Thursday, October 27, 2005

I Ain't Complainin'

I was recently asked to write about what it's like being a father of a special needs child.

This is a tough one to answer. So much of the direct interaction with the outside world is handled by Jodi. She fights with the insurance companies, the government, and goes to all the doctor’s appointments. At one point not long ago, we added up all the monetary value that Jodi’s efforts either brings to the family in the form of direct services, or in savings, and it totaled more per year than my salary.

I do help with some of Jacob’s treatments, but by and large, I feel foreign to that process.

Not that I feel like I’m shirking my responsibilities as a father. I work 40+ hours a week to bring food to the table, and put the roof over our heads. I spend time with the boys reading, playing video games, playing Pokemon and Yu-Gi-Oh. I get them off to school.

And somewhere in there, I get to spend some time dating my wife each week, and feeling close to her. I go to church (twice each Sunday), and try and fulfill my church callings. I also get to spend a little time making some music and following my dreams.

So, it’s a pretty full life. I’m not really sure that in the big picture it’s any different than the mom’s life. I do get to go to an office and work, and I interact with clients and co-workers. But then, Jodi does, too. It’s just that her office is at home, and her work is more directly with the boys.

But when I say, “It’s a pretty full life”, I mean that in both senses of the words. It’s “full” in the sense that it’s very fulfilling. I’m feeling very complete, even though at times I’m also feeling inadequate for the tasks.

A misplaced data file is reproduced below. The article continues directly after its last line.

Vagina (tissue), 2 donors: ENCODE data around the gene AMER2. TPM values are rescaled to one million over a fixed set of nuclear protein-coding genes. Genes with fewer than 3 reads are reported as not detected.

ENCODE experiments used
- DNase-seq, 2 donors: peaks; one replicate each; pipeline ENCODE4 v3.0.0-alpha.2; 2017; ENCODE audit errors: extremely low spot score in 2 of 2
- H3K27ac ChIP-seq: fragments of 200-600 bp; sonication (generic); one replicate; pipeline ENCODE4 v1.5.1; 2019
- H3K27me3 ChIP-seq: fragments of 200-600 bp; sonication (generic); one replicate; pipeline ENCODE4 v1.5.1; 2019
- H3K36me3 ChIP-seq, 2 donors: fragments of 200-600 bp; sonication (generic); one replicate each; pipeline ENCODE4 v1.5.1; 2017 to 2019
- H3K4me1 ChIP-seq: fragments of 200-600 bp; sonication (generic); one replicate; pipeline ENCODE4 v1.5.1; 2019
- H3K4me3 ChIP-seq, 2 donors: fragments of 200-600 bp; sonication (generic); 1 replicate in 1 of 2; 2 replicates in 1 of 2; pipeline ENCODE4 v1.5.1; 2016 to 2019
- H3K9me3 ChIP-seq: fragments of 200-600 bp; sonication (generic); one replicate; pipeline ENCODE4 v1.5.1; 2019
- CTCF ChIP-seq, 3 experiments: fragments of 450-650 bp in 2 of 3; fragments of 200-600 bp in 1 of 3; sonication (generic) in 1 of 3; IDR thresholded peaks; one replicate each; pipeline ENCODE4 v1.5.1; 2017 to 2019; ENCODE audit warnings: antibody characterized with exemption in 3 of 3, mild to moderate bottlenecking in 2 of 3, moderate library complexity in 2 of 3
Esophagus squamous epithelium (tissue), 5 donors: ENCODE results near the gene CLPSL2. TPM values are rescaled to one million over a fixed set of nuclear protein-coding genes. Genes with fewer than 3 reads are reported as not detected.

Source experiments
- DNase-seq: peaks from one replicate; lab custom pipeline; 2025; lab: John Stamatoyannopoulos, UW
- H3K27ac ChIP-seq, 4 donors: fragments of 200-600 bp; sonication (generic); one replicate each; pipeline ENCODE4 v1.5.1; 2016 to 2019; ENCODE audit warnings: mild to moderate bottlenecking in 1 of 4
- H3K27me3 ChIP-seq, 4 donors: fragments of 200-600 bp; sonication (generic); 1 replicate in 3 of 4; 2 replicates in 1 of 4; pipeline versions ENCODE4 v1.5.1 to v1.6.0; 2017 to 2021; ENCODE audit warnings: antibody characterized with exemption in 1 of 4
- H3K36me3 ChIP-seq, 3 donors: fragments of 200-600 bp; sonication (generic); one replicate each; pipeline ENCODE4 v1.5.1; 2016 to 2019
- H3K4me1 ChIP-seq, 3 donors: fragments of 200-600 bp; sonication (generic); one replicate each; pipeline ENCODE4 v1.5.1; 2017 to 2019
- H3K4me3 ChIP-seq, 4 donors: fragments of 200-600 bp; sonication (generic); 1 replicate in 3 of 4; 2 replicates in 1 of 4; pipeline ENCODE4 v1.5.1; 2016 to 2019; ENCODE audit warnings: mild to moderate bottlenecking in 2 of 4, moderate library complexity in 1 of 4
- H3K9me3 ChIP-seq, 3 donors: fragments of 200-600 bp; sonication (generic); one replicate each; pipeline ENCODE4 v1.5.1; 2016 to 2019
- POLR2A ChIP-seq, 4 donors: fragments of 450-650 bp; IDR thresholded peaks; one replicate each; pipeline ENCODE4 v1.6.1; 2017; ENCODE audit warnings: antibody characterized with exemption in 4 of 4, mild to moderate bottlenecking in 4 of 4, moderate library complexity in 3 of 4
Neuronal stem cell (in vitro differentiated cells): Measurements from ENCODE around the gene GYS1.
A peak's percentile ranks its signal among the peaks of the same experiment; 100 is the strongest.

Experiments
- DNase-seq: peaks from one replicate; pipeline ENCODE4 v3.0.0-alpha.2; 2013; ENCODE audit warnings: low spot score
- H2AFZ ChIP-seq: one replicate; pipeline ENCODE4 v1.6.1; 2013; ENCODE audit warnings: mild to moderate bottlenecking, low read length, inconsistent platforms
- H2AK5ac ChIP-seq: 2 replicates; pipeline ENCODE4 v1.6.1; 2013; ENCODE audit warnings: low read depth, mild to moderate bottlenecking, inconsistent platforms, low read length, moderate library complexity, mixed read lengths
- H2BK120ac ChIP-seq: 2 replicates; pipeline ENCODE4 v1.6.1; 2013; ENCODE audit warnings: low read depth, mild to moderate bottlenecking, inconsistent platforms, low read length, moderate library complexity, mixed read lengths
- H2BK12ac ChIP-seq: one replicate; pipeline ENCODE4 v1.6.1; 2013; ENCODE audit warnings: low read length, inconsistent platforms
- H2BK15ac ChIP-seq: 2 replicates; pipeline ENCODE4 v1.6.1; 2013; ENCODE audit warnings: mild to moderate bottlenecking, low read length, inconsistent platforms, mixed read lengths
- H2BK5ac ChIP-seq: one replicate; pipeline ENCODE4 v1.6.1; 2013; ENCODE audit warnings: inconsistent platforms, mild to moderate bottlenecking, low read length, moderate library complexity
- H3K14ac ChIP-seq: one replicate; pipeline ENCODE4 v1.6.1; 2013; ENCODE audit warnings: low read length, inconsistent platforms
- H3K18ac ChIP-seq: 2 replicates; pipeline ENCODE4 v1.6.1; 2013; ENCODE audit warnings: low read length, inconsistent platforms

It’s also a very “full” life in that it is “filled”. There are very few minutes that aren’t filled with some sort of activity. Really the only “down” time I get is when I can’t sleep, and I get to be a couch potato at 2:00 in the morning watching infomercials and lame un-reality TV on VH-1 (Maybe they could get some of the one-hit wonders of the seventies to move into a house together for two months. Then they could make both an infomercial and a reality show at the same time!).

And overall, in spite of the fact that it’s filled to the brim, I’m constantly feeling like I’m not giving enough. I don’t work with Jacob on his therapies enough. I don’t get things done at my job enough. I don’t get to spend time with Jodi enough. I don’t sing or write enough. I don’t go out with the missionaries enough. It’s just not enough.

One day, Jodi and I were in Roberts, looking at craft things. She asked if there was some art supplies I wanted, paints or brushes, or anything. My answer? “The one thing I need to do better paintings is the one thing they don’t sell here—Time!”

But two things come to mind when I let myself feel sorry for myself:

One is that when I look at my friends who have “normal” children, they don’t seem to have any more spare time than I do. Tasks seem to expand to fill the available hours in the day, no matter who you are.

And also, when I see Jacob giggle at a tickle, or when Brendon beats me AGAIN at Pokemon Stadium (and I’ve given up on letting him win, I’m actually trying!), or when Jodi and I get some precious moments together, it’s all worth it.

I’m reminded of the line from Joe Walsh: “I can’t complain, but sometimes I still do… Life’s been good to me so far…”

Mark Hansen


  1. actually who is to say that i am normal. maybe your son Jacob is the normal one and im not. Just something to think about.

  2. Bless your heart, I continue to wish you the best.

  3. I read this on Lisa's space and enjoyed it very much. My son's handicaps are much less severe than your son's but it still takes a great deal of patience and understanding on my part and sometimes I think The Lord trusted me too much when he sent me a special needs child..........

  4. My own choice of busy is far different from yours, and yet they feel the same to me. I don't have a special needs child, but I hate that terminology. Every one of my kids hase special needs, they tend to the emotional more than the physical.

    But I know what you're saying. It's a constant battle for me between hope for a better future, and a constant dread that I'm not good enough, or smart enough, or whatever. It's that constant fear that I'm doing too much to keep on top of things, but never enough to be effective.



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